The world's biggest jeweler must be doing something right.
Shares in Chow Tai Fook Jewellery Group Ltd. are up more than 30 percent over the past six months. Same-store sales, which were on an almost unbroken run of declines for three years, are finally rising in both mainland China and the wealthier enclaves of Hong Kong and Macau. After two years in retreat, net income even grew about 4 percent in the year through March, the company said in annual results Thursday.
At first blush, this looks like a long overdue return to equilibrium. At 22 times blended forward 12-month earnings, Chow Tai Fook's valuation is simply returning to the parity with Tiffany & Co. that prevailed at the time of its 2011 initial public offering.
Those expecting further upward momentum should exercise a little caution, though. Beneath the luxurious glitter, something more basic has been driving Chow Tai Fook's recovery.
Why shouldn't Hong Kong's pre-eminent jeweler get the same valuation as its New York counterpart? Take a look at margins and the reason becomes clear: Chow Tai Fook's have averaged about 28 percent over the past five years, less than half the 60 percent at Tiffany.
That's because more than 50 percent of the Asian company's revenue comes from sales of "gold products" -- necklaces and bracelets that are traditionally given to mark birthdays, weddings and anniversaries in China.
This is a huge market, but a fiercely competitive one that's not all that different from commodity trading. One gold chain is much like another, so there's not a lot of scope for jacking up margins.
Chow Tai Fook's real money is made in what the company calls "gem-set jewelry" -- the more bespoke fashion and fine jewelry pieces in which Tiffany specializes.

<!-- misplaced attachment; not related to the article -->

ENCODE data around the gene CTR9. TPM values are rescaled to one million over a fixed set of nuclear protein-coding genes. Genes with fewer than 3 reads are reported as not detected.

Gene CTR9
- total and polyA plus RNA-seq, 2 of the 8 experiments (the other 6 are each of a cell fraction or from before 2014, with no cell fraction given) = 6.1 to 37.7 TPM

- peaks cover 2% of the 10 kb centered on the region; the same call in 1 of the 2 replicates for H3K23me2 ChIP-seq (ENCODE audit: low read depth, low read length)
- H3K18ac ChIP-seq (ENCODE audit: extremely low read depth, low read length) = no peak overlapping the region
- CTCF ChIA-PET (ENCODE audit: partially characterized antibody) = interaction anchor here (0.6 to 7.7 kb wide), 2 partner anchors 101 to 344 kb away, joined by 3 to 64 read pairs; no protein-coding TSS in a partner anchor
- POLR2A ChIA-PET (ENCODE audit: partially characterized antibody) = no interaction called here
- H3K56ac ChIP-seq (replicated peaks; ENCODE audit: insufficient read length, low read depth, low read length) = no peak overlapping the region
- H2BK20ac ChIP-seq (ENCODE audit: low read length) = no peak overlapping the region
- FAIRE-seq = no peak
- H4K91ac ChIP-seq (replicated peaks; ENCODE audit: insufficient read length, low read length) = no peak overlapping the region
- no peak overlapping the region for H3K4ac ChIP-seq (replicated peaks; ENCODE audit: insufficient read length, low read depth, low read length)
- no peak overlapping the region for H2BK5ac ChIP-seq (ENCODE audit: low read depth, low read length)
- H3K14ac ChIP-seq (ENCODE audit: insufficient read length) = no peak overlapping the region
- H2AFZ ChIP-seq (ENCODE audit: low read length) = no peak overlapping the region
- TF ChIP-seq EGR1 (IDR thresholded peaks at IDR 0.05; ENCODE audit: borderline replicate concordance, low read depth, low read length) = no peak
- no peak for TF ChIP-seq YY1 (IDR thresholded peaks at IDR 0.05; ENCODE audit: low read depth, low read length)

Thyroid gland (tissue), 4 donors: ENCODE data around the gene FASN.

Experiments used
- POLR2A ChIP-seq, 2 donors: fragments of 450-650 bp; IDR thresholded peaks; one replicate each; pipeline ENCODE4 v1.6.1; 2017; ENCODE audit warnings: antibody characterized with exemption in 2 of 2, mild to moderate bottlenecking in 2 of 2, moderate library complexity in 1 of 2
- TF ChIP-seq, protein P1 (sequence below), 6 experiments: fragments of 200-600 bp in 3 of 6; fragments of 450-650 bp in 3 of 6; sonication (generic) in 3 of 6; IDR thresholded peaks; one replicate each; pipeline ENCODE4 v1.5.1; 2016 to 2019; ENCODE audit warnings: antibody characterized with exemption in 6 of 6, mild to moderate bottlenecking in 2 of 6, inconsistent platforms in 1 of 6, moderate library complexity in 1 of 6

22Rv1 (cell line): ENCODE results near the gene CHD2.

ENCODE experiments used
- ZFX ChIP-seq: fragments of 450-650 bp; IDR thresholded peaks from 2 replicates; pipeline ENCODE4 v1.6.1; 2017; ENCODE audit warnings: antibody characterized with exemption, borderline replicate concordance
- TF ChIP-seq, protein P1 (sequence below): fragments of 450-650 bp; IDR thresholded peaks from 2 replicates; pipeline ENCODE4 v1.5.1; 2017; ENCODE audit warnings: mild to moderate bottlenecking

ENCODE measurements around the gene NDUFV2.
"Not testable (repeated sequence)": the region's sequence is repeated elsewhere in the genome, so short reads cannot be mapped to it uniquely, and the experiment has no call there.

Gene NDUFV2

As a result, it's a mistake to look at Chow Tai Fook's sales growth on its own. If all the growth is in gold products, the impact on earnings could be surprisingly modest, or even negative. In the 2016 fiscal year, consumers shifted their preference away from gem-set jewelry and toward gold products, pushing gross margin down 0.7 percentage points; this year the fall was a further 0.8 percentage points.
Looked at in those terms, those recent sales results don't look quite so shiny. Gem-set sales in Hong Kong are still deep in the doldrums, falling 17 percent from a year earlier in the March quarter after eight previous quarters of declines. On the mainland, gem-set jewelry is picking up, but only to a modest 5 percent pace. The place where Chow Tai Fook has been posting double-digit sales increases is entirely in the gold products end of the business.
To be sure, low-margin growth is still growth -- and Chow Tai Fook investors have seen precious little of that in recent years. When a retailer's declining sales finally find their level, the comparative growth can arrive with breathtaking speed. There are other reasons for optimism, too: Falling rents in Hong Kong and Macau should be helping margins in other ways, according to Bloomberg Intelligence analyst Catherine Lim.
Still, sentiment toward Chow Tai Fook is so high now that there's little room for error. At Chow Sang Sang Holdings International Ltd. -- a smaller Hong Kong jeweler whose gross margins tend to act as a leading indicator -- the measure dipped sharply in the December half. Sure enough, Chow Tai Fook's adjusted gross margins fell to 28.5 in 2017, their lowest level since 2014.
Chow Tai Fook may be doing better, but it's thanks to a dramatic improvement in a low-margin business, while its real crown jewels are showing few signs of recovery. Unless that picture changes, investors' optimistic expectations should be overdue an assay.
This column does not necessarily reflect the opinion of Bloomberg LP and its owners.
That non-mainland China market also includes stores in Taiwan, South Korea and a few other locations.
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